Irreverent Mama

Saturday, February 23, 2008

I hear the giggles as I walk by her room. Bekah is chatting on Skype.

(She has no idea of the luxury of those limitless calls. Limitless long distance calls -- limitless because they're free. What will be the luxuries her children enjoy which bemuse her? What awaits my grandchildren?)

She is chatting with her friend Philippe. Philippe was the very likeable young man who spent a summer with us as an exchange student two years ago when he was 17 and Bekah not quite 13. English-speaking 17-year-olds from Ontario went to Quebec and New Brunswick to improve their French; French-speaking youths came here in exchange. A lanky young fellow, with an exuberant mop of red curls, Pilippe's soft-spoken easy-going ways and good humour endeared himself to the entire family.

Bekah, it seems, endeared herself particularly to him.

They've kept in touch through emails and IM, and most recently with the free phone calls. The conversation just flows between those two. Hours and hours of it. He's held her hand through a boyfriend and a breakup; she gives him (very sensible) advice re: family relationships and the appalling lack of greenery in his diet. I don't know what all else they might talk about over the hours. I'm not told.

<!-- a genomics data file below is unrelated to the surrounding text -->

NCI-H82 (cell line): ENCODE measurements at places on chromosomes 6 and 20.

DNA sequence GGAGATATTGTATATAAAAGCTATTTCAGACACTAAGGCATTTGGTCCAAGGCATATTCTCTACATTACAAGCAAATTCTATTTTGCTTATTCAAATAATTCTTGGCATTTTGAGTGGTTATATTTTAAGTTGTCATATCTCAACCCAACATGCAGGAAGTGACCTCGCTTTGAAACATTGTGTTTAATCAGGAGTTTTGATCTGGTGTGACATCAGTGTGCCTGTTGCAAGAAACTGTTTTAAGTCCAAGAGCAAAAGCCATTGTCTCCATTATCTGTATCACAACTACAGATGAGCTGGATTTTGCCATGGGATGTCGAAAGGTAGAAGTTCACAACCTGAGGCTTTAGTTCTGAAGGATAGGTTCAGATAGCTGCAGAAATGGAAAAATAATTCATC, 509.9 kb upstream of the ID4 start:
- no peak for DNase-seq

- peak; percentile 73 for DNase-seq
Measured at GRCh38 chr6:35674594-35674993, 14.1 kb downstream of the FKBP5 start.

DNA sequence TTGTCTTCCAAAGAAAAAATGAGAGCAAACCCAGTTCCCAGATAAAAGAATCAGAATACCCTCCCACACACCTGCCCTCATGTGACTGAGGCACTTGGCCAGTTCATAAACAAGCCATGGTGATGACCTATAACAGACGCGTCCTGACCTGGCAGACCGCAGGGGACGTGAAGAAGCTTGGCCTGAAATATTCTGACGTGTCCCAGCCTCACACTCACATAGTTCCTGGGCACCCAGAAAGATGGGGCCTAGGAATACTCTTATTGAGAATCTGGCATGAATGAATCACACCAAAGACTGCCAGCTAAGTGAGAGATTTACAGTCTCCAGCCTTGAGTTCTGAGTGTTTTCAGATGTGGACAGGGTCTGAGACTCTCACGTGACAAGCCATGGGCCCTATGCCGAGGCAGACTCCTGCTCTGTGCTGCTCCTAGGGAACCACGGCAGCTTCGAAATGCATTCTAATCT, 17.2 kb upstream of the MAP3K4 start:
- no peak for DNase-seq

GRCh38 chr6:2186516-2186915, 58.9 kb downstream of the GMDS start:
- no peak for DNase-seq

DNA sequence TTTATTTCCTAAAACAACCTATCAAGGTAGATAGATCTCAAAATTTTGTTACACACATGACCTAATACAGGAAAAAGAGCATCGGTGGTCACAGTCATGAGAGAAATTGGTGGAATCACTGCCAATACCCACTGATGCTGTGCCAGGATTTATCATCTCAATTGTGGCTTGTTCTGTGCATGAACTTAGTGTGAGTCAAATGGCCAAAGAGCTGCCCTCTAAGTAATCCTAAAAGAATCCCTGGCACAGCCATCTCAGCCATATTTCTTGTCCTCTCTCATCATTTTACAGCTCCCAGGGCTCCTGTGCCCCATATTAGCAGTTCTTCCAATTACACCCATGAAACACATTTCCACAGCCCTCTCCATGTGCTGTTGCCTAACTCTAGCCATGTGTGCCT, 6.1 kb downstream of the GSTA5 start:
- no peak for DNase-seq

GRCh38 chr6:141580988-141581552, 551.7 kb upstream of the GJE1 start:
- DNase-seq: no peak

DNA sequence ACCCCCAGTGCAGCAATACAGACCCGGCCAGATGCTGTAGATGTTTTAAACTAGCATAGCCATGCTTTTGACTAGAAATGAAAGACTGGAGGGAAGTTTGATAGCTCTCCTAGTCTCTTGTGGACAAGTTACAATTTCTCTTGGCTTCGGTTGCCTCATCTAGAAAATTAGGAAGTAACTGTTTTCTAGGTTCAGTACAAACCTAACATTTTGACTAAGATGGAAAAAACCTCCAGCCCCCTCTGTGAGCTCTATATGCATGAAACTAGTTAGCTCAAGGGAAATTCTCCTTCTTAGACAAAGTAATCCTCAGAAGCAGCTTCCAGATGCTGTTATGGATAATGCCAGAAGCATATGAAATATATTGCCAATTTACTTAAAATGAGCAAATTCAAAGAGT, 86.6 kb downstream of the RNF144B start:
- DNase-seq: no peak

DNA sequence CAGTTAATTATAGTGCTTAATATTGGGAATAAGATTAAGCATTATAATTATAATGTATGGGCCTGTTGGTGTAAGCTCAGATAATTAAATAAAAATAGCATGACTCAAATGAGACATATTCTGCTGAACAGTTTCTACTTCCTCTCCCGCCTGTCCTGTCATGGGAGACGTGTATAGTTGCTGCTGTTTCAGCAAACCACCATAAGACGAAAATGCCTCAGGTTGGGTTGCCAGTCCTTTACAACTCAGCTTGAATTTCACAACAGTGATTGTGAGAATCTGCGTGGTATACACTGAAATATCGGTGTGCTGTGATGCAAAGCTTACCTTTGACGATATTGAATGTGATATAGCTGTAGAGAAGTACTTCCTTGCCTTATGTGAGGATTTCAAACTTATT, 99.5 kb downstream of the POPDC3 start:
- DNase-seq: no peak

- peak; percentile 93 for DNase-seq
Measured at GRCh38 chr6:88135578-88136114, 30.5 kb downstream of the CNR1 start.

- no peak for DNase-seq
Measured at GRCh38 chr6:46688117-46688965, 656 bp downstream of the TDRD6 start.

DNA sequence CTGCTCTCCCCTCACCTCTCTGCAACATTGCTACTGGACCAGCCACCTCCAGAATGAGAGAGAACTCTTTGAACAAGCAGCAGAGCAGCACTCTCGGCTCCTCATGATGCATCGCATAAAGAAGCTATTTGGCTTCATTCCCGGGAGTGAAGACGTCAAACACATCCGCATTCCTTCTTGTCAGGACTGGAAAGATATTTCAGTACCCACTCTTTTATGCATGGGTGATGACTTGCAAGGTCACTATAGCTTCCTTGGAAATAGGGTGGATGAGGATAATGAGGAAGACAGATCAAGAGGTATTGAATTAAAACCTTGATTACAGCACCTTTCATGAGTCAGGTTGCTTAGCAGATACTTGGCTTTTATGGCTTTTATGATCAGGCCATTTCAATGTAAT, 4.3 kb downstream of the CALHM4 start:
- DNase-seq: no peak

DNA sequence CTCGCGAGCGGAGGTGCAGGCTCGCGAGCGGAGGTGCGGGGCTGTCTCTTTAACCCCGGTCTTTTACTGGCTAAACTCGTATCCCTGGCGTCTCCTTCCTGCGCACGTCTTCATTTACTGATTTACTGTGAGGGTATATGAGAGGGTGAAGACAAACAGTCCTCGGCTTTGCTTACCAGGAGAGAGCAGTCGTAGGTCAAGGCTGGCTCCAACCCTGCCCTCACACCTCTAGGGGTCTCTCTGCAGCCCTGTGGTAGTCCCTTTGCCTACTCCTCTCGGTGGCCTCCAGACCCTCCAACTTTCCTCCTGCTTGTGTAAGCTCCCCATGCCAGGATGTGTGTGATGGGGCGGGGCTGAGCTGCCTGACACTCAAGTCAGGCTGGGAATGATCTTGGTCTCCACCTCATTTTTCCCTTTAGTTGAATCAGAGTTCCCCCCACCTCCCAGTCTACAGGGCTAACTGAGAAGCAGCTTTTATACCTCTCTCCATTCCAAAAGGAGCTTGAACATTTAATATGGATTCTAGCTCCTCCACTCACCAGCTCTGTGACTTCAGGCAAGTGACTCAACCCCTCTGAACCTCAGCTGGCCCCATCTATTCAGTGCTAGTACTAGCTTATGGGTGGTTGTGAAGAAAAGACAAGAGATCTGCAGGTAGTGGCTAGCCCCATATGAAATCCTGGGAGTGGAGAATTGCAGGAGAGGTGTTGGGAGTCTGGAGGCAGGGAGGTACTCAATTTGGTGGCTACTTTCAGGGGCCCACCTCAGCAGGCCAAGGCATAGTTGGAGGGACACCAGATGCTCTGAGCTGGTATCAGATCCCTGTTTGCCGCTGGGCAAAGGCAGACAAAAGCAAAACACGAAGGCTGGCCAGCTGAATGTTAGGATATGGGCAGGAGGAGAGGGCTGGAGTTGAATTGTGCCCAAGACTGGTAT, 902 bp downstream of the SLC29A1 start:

I am of two minds about this relationship. I am not entirely comfortable with the amount of time she "spends" with him. Obviously, sex isn't an issue, which is a relief to me, because she's only 14. A physically mature 14, a very sensible and emotionally stable 14, but still fourteen. But still, she spends a lot of time on this one relationship. I worry some about balance in her life. I keep an eye on her, making sure that other activities and relationships are not suffering as a result. They don't seem to be, but I keep a cautious maternal eye on her.

On the other hand, and this hand weighs heavily, I am very pleased that one of the most significant relationships in her life revolves entirely around conversation. They have no shared activities. They have shared interests, but, separated by a thousand kilometres or so, they can't do them together. The can't watch movies together. They do occasionally play internet games together, but not often.

What they do is talk. And talk and talk and talk.

Yes, I do haul her out of her room. She eats meals with the family, chores get done, homework is accomplished, she spends time every day chatting with me. But they talk. Every day.

I recall an occasion when her father came to visit me over Christmas break. We were in our early twenties, maybe even in our late teens, and had each gone to our respective families for the holidays. But ten days was too long for our love-struck hearts to be separated, so he drove over to visit one day.